When that happens, the system becomes literally unbalanced. Because it’s unbalanced – with more and more attention being placed on that one ‘The Centre’ – the system becomes more non-dynamic: it loses its ability to flow with the natural changes of its context, to ‘roll with the punches’ of change. And it also loses its ability to cope with nuance, with complexity, real-world uncertainty: increasingly, the system is reframed into ever-more-simplistic forms, often eventually into a crass ‘black and white’, with just one theme ‘good’, all others ‘bad’.
And because the system is unbalanced, there’s a very high risk that all other themes may become interpreted solely in terms of that one ‘The Centre’ – a situation I describe as a ‘term-hijack‘ – or even obscured entirely by the obsessive over-focus on the chosen ‘The Centre’:
When that happens, not only does the system cease to be dynamic, but every discussion is dragged back to that one ‘The Centre’. The result is that, to make the system work again as a viable system, we all but have to use a crowbar to get any attention paid to any other of the themes or threads within that context. Yet because of the need for such overt action, we’ll risk immediately being accused of being ‘anti-‘ the chosen ‘The Centre’, of ourselves being the ones who are ‘trying to make the system unbalanced’, ‘trying to destroy the system’, or whatever. Which is not a fun place for us to be…
In effect, what we’re facing here, as architects, is a classic paediarchy-problem: the two-year-old demanding to hold everyone’s attention solely on itself, and going into a possessive tantrum as soon as the attention shifts elsewhere, even for the briefest moment.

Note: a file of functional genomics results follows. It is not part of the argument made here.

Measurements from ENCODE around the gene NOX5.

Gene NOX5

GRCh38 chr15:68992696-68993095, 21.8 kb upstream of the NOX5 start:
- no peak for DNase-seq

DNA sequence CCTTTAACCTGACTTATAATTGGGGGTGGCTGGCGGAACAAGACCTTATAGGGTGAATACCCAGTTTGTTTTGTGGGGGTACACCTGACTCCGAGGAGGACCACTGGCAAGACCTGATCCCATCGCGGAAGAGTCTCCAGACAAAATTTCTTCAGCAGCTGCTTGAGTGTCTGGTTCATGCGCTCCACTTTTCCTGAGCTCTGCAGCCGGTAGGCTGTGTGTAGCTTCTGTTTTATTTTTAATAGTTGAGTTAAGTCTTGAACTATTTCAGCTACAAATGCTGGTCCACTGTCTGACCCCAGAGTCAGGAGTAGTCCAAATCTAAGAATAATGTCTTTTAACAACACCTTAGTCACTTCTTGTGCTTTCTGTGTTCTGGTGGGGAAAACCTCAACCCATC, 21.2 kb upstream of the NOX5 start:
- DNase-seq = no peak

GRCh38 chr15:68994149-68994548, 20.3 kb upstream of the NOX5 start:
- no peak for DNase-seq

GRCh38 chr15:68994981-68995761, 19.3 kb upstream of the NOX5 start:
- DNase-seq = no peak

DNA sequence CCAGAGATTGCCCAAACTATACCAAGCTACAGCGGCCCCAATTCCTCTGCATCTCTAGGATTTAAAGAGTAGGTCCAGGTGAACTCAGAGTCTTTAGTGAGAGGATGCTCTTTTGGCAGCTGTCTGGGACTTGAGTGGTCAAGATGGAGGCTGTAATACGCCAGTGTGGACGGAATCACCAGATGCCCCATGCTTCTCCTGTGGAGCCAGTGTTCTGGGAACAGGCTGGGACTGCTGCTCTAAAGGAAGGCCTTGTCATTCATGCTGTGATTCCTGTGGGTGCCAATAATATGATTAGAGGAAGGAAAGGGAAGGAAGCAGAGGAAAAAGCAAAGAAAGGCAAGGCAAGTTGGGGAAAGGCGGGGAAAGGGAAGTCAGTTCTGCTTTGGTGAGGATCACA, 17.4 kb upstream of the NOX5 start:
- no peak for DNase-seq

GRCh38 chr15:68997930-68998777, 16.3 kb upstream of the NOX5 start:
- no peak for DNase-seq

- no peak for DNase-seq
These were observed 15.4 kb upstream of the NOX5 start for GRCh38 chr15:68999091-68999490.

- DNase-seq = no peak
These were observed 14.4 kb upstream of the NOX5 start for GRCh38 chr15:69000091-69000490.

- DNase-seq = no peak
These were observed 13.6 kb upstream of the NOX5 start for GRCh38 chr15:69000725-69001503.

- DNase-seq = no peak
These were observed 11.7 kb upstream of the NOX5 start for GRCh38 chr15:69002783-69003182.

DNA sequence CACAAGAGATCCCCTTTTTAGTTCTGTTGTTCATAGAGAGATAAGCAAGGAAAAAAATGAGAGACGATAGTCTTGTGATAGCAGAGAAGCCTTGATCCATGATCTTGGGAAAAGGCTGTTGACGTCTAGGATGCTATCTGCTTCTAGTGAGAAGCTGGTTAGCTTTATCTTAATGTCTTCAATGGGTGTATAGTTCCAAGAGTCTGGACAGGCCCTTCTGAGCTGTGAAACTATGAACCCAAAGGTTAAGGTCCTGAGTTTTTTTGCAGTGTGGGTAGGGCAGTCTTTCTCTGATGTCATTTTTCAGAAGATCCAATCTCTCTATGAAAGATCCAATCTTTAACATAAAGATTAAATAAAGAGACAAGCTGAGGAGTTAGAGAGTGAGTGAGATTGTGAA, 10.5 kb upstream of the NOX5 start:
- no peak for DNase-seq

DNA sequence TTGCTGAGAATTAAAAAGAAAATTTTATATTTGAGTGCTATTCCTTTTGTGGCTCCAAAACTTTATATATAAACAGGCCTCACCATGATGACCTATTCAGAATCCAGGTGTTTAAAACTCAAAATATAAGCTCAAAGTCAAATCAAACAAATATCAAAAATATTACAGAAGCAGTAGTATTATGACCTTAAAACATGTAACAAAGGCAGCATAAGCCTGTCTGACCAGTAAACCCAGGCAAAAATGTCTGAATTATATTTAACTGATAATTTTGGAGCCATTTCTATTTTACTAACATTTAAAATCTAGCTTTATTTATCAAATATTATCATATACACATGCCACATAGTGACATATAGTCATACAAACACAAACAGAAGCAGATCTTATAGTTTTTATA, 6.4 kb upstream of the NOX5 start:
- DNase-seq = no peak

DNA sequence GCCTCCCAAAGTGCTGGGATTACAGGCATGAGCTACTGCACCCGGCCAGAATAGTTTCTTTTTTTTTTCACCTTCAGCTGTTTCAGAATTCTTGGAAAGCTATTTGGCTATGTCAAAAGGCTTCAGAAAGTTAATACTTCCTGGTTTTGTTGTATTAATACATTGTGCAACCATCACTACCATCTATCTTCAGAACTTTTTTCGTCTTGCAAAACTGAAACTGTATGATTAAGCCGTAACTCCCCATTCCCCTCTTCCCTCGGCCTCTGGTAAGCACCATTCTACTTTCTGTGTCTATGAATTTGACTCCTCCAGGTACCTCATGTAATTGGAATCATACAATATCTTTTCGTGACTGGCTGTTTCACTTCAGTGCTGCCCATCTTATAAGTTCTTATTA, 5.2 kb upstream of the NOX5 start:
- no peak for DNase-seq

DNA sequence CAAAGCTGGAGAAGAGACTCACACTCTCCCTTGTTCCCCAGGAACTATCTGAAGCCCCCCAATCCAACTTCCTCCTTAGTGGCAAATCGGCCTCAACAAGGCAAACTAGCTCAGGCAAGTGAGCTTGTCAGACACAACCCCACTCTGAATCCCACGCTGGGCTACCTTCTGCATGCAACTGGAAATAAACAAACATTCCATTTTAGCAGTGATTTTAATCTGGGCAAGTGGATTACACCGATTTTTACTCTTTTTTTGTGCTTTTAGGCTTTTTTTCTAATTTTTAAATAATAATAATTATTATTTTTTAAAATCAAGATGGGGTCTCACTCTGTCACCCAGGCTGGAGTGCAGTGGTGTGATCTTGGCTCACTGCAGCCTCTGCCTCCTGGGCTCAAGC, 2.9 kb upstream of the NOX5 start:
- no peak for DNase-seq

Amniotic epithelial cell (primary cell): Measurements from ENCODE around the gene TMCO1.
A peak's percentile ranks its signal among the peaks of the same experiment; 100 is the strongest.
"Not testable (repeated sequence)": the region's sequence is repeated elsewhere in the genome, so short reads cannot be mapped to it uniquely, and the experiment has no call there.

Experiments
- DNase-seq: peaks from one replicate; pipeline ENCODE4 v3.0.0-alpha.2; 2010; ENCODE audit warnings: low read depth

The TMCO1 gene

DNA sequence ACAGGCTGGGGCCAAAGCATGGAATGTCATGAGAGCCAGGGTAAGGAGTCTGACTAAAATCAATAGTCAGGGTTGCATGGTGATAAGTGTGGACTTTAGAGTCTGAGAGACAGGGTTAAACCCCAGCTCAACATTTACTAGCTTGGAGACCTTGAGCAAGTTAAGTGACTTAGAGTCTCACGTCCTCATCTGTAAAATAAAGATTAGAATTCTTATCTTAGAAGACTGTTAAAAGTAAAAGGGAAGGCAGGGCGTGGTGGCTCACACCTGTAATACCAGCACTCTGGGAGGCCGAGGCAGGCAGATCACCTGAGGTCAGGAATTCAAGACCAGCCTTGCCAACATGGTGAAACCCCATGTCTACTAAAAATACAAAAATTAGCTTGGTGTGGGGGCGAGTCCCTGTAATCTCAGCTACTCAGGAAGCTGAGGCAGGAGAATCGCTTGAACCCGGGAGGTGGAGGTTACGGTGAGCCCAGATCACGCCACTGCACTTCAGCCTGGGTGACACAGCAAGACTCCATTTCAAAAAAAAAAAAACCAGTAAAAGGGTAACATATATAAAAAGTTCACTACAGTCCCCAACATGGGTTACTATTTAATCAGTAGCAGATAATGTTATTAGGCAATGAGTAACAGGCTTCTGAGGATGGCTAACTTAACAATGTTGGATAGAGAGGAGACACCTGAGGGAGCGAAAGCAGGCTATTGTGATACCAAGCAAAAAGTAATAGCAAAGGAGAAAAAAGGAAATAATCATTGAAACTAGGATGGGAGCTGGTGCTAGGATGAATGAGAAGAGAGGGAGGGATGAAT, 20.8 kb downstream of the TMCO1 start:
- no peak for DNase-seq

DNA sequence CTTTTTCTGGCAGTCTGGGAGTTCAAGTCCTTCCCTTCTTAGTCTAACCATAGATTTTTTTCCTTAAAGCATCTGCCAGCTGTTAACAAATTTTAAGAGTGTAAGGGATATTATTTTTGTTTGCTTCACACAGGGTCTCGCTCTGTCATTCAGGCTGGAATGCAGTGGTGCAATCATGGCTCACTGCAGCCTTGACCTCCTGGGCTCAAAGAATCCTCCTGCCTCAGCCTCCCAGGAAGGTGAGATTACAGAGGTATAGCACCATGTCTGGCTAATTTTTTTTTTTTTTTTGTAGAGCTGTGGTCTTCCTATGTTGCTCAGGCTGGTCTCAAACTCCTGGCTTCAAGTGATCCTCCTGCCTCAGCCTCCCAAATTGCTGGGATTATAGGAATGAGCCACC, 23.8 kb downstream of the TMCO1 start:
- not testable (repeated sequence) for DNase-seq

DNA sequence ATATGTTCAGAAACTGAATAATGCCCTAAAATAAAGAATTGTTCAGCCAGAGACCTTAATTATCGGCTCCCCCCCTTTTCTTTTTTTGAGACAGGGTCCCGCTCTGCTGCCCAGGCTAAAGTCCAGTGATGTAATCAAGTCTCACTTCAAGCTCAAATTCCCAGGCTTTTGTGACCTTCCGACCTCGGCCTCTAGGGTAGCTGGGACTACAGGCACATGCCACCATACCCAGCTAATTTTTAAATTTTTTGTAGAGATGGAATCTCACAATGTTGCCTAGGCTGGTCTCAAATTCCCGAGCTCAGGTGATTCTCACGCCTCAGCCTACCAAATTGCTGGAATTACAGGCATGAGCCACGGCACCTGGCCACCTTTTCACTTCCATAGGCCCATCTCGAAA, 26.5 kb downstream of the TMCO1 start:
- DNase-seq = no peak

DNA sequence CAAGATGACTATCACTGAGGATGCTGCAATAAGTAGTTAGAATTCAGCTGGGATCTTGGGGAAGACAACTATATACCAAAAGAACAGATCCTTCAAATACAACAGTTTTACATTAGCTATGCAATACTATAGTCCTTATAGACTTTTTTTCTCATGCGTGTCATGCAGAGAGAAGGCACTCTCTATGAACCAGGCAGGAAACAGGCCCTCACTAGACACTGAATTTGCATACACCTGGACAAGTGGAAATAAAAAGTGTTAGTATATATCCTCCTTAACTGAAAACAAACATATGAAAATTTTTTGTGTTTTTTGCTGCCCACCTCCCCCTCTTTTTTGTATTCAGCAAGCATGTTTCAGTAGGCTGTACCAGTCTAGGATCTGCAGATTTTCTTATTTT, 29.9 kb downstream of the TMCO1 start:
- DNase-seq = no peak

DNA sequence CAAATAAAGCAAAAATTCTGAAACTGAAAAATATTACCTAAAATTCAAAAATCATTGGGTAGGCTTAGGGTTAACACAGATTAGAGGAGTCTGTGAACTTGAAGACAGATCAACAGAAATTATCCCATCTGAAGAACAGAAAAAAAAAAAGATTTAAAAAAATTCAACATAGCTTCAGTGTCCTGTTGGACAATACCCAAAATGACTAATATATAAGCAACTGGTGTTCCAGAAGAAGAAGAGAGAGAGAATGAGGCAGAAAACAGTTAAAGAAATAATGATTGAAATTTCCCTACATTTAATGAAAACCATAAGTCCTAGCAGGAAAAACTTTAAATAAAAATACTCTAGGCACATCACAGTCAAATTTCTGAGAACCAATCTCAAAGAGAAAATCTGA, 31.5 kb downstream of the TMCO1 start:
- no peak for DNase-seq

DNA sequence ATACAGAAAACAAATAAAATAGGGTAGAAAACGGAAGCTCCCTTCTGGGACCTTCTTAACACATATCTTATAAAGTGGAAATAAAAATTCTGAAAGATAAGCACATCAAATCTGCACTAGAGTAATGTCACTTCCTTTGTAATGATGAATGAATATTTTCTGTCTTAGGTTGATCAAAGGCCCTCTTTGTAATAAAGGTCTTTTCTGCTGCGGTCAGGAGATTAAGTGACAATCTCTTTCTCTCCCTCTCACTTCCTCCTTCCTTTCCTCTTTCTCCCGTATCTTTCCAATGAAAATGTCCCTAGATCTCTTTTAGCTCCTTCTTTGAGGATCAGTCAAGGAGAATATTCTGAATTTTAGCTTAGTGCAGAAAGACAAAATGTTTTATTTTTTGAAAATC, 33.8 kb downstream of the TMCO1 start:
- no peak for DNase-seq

Which is understandable for a two-year-old, because at that age they still see themselves as the sole ‘The Centre Of The World’, and still have no real grasp of time – hence the sense that if something is lost, it will never return, and thence that their possession of that ‘something’ must be defended at all costs.
So yes, it’s understandable for two-year-olds – but not understandable, or defensible, from nominal adults working on real-world systems. That’s the crucial distinction we need to draw here: but unfortunately it’s a problem that is very, very, very common, almost everywhere in our so-dysfunctional cultures…
Practical implications for enterprise-architecture
As architects, we’re tasked with working on systems as whole-systems, so we’re likely to see far more of our fair share of this ‘anything-centrism’ problem. For example, within an organisation, every silo, every small fiefdom, will usually attempt to be or become ‘The Centre’ around which the architecture supposedly ‘must’ revolve. We need to become fierce defenders of overall balance – no matter how much we get accused of ‘betrayal’ and worse by all those relentless advocates of ‘our-thing-centrism’.
To make it worse, most existing ‘enterprise’-architecture frameworks are themselves riddled with some forms of ‘something-centrism’. I’ve warned about this problem quite often here, such as in these posts:
- How IT-centrism creeps into enterprise-architecture
- IT-centrism, business-centrism and business-architecture
- The dangers of specialism-trolls in enterprise-architecture
Probably the key source of ‘something-centrism’ in current ‘enterprise’-architecture is the dreaded BDAT-stack – ‘Business’, ‘Data’, ‘Applications’, ‘Technology’ – that all but forces us to interpret everything within the organisation in terms of its impact on ‘big-IT’. Increasingly, though, we’re also starting to see an equivalent over-emphasis on a similarly-mangled view of ‘business-architecture’, still ludicrously over-focussed on IT, yet ultimately based on an unacknowledged assumption that the only possible measure of value is money. In either case, Not A Good Idea…